Tonawanda News — Is there a detente in Washington between the Hatfields and McCoys?
After years of partisan bickering preventing almost anything from getting done there’s been a slew of news suggesting the wave of discontent may have crested.
In an Associated Press report describing a bipartisan breakthrough on gun control in the Senate in Thursday’s paper there was this laundry list of feel-good vibes:
• Negotiators for the two parties said they had reached agreement on the major elements of a Senate immigration bill they’re expected to unveil next week.
• The top Republican in government, House Speaker John Boehner of Ohio, publicly disagreed with his party campaign chairman’s criticism of Obama’s budget proposal to trim future Social Security and Medicare benefits. Wednesday night, GOP senators left a White House dinner praising Obama for reaching out to them on his budget.
• Senators of both parties had a rare joint luncheon to honor Arizona Sen. John McCain, the GOP’s 2008 presidential nominee, on the 40th anniversary of his release from a North Vietnamese prison.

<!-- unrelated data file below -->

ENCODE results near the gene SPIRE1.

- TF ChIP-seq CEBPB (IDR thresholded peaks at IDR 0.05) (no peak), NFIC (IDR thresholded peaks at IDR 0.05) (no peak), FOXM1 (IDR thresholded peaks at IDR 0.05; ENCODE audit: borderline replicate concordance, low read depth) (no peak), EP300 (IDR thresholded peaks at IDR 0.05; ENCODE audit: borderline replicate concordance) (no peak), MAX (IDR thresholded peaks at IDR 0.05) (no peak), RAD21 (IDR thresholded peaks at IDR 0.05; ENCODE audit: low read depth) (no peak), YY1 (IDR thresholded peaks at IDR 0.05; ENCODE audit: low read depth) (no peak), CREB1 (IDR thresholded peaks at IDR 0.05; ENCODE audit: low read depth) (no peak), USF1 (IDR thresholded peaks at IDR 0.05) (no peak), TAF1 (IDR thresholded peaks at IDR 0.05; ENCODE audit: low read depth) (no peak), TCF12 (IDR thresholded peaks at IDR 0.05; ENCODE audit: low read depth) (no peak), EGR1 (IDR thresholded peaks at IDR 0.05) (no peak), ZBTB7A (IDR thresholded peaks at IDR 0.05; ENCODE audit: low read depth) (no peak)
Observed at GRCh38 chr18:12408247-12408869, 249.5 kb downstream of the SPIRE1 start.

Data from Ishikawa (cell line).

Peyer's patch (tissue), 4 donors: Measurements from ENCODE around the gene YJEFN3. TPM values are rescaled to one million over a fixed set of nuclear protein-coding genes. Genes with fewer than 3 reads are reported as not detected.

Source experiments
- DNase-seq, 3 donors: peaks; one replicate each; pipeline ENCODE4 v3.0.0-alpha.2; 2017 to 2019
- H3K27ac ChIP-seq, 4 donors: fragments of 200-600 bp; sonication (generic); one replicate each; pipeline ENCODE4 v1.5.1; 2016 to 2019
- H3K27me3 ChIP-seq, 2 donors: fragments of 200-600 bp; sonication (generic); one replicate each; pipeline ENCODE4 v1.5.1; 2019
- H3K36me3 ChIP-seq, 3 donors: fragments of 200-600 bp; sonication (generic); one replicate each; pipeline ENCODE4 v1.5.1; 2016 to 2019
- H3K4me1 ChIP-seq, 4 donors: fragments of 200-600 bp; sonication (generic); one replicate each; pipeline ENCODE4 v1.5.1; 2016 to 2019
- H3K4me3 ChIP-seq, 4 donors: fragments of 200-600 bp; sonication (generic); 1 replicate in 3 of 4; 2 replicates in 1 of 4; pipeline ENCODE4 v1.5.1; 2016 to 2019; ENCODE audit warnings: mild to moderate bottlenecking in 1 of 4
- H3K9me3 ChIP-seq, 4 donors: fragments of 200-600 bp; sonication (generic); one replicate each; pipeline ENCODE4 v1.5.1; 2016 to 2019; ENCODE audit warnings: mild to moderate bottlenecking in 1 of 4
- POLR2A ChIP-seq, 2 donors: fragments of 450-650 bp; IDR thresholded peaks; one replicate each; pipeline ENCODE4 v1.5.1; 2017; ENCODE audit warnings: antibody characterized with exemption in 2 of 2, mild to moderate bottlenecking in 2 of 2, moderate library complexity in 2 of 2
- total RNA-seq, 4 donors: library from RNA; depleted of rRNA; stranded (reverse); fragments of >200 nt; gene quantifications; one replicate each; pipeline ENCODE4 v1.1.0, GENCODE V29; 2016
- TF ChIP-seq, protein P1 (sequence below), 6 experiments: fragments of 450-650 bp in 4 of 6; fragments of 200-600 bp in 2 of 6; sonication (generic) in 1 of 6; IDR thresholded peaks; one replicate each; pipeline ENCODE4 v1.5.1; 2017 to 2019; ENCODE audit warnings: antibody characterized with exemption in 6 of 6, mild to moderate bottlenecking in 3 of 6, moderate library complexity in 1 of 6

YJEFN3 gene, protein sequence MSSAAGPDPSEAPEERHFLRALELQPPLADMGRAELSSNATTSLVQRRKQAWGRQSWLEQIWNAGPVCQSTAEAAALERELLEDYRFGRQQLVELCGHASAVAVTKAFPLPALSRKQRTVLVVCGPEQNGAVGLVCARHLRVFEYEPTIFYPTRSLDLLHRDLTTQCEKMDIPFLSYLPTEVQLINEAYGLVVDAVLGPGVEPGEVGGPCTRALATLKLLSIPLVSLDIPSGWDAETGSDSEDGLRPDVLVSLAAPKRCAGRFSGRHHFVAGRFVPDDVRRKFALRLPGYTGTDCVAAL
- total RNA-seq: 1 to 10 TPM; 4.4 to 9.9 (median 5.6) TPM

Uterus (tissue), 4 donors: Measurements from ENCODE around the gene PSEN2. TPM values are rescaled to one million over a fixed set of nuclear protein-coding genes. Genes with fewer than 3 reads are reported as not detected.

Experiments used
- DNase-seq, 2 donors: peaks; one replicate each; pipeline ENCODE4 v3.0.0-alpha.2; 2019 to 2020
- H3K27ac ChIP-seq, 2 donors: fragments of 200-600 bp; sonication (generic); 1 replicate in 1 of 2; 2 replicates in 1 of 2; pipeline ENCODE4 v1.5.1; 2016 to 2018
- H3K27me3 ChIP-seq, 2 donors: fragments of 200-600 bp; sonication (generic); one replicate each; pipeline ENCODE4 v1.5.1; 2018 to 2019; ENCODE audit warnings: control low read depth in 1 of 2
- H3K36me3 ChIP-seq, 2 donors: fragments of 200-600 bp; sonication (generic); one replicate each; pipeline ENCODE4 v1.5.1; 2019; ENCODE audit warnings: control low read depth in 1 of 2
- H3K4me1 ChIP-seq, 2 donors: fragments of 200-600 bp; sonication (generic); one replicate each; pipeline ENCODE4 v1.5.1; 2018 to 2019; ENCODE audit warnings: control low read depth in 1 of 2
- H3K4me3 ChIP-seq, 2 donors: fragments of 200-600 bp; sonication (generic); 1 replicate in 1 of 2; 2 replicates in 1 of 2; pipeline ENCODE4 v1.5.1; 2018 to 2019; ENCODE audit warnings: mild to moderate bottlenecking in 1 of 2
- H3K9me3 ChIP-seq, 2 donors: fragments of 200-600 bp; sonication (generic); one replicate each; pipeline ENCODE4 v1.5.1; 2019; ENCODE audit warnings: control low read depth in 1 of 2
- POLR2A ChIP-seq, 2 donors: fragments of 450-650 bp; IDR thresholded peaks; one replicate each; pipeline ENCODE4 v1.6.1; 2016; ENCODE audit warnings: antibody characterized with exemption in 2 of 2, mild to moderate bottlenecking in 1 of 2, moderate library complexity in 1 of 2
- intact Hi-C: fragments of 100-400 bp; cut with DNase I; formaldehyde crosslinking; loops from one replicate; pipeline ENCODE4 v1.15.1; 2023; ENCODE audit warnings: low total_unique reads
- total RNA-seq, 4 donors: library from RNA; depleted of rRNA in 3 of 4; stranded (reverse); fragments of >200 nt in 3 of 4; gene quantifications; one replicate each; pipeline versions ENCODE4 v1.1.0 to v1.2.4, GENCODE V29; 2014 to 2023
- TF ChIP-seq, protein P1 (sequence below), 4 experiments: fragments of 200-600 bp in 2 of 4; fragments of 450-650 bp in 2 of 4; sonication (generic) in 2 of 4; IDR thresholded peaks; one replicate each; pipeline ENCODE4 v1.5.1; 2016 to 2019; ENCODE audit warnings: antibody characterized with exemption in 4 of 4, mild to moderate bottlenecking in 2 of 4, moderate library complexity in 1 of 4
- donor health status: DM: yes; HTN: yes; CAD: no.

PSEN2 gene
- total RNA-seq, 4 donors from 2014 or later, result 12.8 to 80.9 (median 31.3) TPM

Next thing you know they’ll all be holding hands and singing “Kumbaya.”
What led to these breakthroughs? Well, in one instance it’s a political calculus. In another, it’s a brave turn by families sharing their immense pain and grief — and a few lawmakers willing to listen rather than bloviate.
It is no secret by now the Republican party has a serious problem with Latino voters. They’re on the verge of becoming a solidly Democratic demographic alongside blacks. Fewer than 1 in 4 Latinos voted for Mitt Romney last year.
If Republicans are to be anything more than a party that appeals to aging rural white voters they have to do something to address their Latino problem.
That starts with dropping opposition to comprehensive immigration reform — despite the most conservative elements of the party still urging for a shadow border war and deportation of all people living in America illegally.